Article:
Monday, March 25, 2013

The Debate is About Implementation

Joe at Fragile Interstices asked whether or not there should even be a debate over open access. The benefits are clear, what's there to talk abot? Respectfully, I think there is a debate. Let's start with where we agree: well, we agree pretty much completely. Every benefit of OA he lists is true, and I'm not disputing them. I am an Open Access advocate. However, the debate comes into play when we talk about implementation, because if implemented in the wrong way I think OA could create new problems even as it is solving old ones (and, to be fair, I'm sure Joe knows this, and I'm creating a strawman Joe because that's easier to debate against).

Let's start with the gold/green distinction. For those not in the know, "gold" is publishing in an Open Access journal, while Green is publishing in a traditional journal that allows the author to make a copy of the article (pre-print or post-print) available online, often in an institutional repository (Harnad et all 2008). Both forms of Open Access are currently in use, but there is considerable debate as to which should be prioritized and what benefits can be achieved but also what damage might be caused. Stevan Harnad strongly advocates pushing green OA over gold, for the present moment. He has a number of reasons for this. Green can be easily mandated, such as Harvard's mandate, and thus gets us more quickly to universal OA, while under gold we could stay in a mixed OA/non-OA environment. He also feels only green OA actually solves the serials costs problems. To explain this, we have to talk article-processing charges (APCs). A common method for gold OA journals to make money is through APCs, where in order to publish in the journal an author (or their institution) pays the journal in order to get the work published. Harnad believes that these APCs will not get paid until after universal green, because at that point institutions can cut their serials budgets (if you are subscribed to a traditional journal important to a field and only 2/3 of its articles are green, then you'll keep paying for it to get that last 1/3), and the money can be used to pay APCs.

Is Harnad right here? Well, yes and no. In presuming that only authors or institutions will pay APCs, he leaves out an option: grants. Can research grants cover the cost of APCs? Well, they do right now, at least in some fields. For natural sciences research, grants will sometimes cover APCs, at least at higher rates than in social sciences or humanities (Solomon & Björk 2012). If we push gold over green, we run the risk of further advantaging the natural sciences over all others. I think we also run the risk of harming researchers at smaller, more teaching-oriented institutions (as well as independent researchers), again especially humanists and social scientists, who under a universal gold OA environment may finally have access to all the research they want but now find they cannot afford to publish it. However, even here we have different models. On one extreme, we have Taylor & Francis making the pathetic offer to make the Journal of Library Administration less restrictive (as far as I can tell, not even fully OA) at the fucking insane outrageous cost of $3k per article, prompting the board to resign. On the other extreme, we have the Forum of Mathematics, a gold OA journal, which promises that if you cannot afford the APC they will still publish your work, no questions asked. Now, of course, we have no idea whether Forum can survive if it let's researchers skip the APC. This could be unattainable. That's the point. We have yet to successfully create a fully OA environment, and until we do, there will be a debate about how to do it. And, if we choose wrongly, we could end up doing some people a lot of harm.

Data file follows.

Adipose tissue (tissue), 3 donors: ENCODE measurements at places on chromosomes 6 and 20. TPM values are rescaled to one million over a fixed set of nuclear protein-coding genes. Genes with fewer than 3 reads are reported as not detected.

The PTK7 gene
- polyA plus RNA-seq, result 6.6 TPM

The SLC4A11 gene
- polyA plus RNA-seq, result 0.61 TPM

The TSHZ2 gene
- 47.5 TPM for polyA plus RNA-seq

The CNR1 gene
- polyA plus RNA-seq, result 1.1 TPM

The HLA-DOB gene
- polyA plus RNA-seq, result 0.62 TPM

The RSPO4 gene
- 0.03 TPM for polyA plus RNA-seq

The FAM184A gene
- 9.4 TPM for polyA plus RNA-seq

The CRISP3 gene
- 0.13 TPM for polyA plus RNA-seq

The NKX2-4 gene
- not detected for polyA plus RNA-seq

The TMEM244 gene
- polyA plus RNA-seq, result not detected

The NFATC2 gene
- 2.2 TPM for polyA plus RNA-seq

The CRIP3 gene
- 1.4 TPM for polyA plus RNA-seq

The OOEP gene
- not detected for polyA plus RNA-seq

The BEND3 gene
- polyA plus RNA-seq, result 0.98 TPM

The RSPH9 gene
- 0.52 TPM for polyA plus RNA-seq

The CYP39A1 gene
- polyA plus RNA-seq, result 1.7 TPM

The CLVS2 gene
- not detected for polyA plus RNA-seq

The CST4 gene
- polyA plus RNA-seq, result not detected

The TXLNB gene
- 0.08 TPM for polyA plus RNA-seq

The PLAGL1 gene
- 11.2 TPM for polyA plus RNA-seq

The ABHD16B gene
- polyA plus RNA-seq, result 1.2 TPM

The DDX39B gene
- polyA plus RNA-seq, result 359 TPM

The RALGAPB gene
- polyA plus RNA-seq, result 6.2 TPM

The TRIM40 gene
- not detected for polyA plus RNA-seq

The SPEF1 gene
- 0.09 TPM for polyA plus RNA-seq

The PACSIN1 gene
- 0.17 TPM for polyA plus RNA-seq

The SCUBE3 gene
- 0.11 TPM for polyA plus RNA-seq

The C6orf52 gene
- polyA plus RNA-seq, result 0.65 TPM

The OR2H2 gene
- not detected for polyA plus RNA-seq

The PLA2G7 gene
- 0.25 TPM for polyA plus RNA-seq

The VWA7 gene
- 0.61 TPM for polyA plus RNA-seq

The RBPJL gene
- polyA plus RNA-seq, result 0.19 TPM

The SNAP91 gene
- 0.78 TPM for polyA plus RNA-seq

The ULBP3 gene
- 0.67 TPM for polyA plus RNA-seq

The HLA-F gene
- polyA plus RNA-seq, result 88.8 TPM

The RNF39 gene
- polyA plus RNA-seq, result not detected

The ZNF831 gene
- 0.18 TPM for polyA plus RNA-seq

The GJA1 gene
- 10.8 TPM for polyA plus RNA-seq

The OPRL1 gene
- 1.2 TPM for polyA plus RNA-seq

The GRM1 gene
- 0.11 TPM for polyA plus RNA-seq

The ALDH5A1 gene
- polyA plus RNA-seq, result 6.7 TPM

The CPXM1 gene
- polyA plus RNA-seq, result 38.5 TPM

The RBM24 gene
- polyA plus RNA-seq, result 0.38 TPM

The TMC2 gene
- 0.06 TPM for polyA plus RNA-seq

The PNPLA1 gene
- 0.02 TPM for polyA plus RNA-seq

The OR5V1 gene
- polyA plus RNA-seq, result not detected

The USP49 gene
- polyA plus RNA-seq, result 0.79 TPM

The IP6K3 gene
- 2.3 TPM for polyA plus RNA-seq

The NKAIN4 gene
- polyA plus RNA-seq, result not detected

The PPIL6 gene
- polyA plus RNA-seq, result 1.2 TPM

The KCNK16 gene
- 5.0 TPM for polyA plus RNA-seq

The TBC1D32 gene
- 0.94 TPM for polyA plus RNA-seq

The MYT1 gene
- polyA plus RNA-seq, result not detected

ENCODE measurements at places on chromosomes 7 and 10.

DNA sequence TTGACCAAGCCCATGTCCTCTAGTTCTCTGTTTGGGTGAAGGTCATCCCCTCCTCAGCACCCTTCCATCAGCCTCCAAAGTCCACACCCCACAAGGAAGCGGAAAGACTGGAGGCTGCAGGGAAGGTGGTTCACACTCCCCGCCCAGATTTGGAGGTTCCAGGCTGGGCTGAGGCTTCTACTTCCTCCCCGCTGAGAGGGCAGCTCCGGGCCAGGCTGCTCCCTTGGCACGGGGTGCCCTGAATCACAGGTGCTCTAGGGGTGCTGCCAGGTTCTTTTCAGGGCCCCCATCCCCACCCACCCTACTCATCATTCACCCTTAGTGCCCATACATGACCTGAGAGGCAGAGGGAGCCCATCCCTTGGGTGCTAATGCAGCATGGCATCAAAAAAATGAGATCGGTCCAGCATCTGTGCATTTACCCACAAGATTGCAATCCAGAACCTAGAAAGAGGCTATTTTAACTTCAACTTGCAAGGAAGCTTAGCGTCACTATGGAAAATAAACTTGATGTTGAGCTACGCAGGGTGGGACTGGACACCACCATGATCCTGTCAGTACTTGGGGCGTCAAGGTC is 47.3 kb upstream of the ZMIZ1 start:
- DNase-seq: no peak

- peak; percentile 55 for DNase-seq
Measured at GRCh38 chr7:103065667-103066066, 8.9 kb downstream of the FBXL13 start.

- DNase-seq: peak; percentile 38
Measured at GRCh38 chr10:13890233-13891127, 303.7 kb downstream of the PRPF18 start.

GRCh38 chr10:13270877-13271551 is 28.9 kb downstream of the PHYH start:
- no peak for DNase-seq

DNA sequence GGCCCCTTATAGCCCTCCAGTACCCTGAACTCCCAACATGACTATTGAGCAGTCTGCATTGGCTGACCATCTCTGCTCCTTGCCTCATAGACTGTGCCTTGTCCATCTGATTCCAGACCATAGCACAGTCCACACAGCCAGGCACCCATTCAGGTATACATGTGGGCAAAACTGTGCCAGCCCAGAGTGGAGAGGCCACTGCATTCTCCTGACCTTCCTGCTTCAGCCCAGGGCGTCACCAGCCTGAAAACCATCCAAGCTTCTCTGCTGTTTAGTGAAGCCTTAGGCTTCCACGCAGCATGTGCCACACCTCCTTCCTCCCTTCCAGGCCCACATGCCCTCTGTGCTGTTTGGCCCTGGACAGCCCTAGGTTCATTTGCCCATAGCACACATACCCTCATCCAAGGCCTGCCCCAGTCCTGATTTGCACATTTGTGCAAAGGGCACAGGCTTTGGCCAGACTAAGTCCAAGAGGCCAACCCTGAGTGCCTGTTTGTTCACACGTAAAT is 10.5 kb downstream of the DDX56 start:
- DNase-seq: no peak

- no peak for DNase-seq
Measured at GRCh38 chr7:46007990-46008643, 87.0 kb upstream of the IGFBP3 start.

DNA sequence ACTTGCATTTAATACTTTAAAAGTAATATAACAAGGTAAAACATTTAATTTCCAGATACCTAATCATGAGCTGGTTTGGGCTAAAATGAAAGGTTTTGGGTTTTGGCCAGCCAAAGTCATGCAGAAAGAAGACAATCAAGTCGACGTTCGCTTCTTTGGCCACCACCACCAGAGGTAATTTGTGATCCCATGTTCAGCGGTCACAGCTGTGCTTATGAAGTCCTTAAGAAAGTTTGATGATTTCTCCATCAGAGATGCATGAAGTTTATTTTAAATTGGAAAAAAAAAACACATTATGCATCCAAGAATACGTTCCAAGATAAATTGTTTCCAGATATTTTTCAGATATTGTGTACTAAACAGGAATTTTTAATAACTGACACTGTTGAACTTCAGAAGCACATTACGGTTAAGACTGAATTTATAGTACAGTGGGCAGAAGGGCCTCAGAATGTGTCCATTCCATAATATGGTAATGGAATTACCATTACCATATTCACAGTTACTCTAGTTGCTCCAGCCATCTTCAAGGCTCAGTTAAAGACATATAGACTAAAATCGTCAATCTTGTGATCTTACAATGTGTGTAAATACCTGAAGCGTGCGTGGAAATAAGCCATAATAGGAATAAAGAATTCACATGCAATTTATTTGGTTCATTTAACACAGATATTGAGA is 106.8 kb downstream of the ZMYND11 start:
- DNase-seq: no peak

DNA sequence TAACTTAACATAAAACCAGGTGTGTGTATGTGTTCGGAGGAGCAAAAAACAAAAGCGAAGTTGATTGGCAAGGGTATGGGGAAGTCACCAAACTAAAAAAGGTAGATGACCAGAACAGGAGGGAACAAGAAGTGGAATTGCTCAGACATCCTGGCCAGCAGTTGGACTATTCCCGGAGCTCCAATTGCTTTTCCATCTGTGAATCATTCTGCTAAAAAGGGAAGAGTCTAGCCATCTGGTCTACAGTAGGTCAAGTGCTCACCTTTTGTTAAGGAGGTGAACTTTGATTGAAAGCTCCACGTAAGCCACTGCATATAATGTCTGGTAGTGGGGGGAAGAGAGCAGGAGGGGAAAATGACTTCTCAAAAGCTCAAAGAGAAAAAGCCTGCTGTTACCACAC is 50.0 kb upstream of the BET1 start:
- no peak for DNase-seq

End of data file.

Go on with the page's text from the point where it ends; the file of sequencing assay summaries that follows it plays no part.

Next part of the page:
Harnad, S. (2010). Gold Open Access publishing must not be allowed to retard the progress of green Open Access self-archiving. LOGOS: The Journal Of The World Book Community, 21(3/4), 86-93. doi:10.1163/095796511X559972

Harnad, S., Brody, T., Vallières, F., Carr, L., Hitchcock, S., Gingras, Y., ...Hilf, E. (2008). The access/impact problem and the green and gold roads to Open Access: An update. Serials Review, 34(1), 36-40. doi:10.1016/j.serrev.2007.12.005

Solomon, D. J. & Björk, B.-C. (2012). Publication fees in open access publishing: Sources of funding and factors influencing choice of journal. Journal of the American Society for Information Science and Technology, 63(1), 98–107. doi: 10.1002/asi.21660
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